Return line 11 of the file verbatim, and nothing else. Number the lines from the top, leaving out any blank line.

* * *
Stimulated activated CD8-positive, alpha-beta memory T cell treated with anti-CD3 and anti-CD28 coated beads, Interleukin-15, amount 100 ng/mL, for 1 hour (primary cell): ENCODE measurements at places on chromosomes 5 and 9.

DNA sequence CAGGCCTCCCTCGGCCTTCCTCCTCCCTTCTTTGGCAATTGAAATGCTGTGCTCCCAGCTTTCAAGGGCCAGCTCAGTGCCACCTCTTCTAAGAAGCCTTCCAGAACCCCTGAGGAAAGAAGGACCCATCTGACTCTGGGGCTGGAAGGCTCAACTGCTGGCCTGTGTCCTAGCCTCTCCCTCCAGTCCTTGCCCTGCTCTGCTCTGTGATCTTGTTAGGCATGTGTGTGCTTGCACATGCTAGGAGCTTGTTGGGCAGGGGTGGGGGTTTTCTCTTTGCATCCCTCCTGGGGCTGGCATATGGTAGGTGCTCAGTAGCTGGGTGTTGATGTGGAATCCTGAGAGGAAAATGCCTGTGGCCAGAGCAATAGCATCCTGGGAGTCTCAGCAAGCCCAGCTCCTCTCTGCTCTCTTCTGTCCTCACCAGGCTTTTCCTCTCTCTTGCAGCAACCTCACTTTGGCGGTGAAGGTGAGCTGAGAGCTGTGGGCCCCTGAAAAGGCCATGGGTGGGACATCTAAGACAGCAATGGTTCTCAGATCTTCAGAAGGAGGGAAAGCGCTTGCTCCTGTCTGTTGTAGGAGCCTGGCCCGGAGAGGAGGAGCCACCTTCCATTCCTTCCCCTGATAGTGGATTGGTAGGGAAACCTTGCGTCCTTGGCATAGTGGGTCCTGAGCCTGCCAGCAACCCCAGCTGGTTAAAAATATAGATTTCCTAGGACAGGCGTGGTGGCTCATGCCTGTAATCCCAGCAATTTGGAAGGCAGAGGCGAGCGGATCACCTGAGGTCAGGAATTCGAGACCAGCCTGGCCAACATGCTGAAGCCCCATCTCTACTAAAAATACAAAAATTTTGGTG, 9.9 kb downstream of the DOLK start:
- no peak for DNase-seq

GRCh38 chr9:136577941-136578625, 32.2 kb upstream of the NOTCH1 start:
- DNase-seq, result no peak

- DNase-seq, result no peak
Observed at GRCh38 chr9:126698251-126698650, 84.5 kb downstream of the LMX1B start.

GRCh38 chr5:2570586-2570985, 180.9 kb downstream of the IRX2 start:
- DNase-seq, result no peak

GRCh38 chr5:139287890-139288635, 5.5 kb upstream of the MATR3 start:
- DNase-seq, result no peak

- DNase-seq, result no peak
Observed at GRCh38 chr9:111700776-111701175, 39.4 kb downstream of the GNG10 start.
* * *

- DNase-seq, result no peak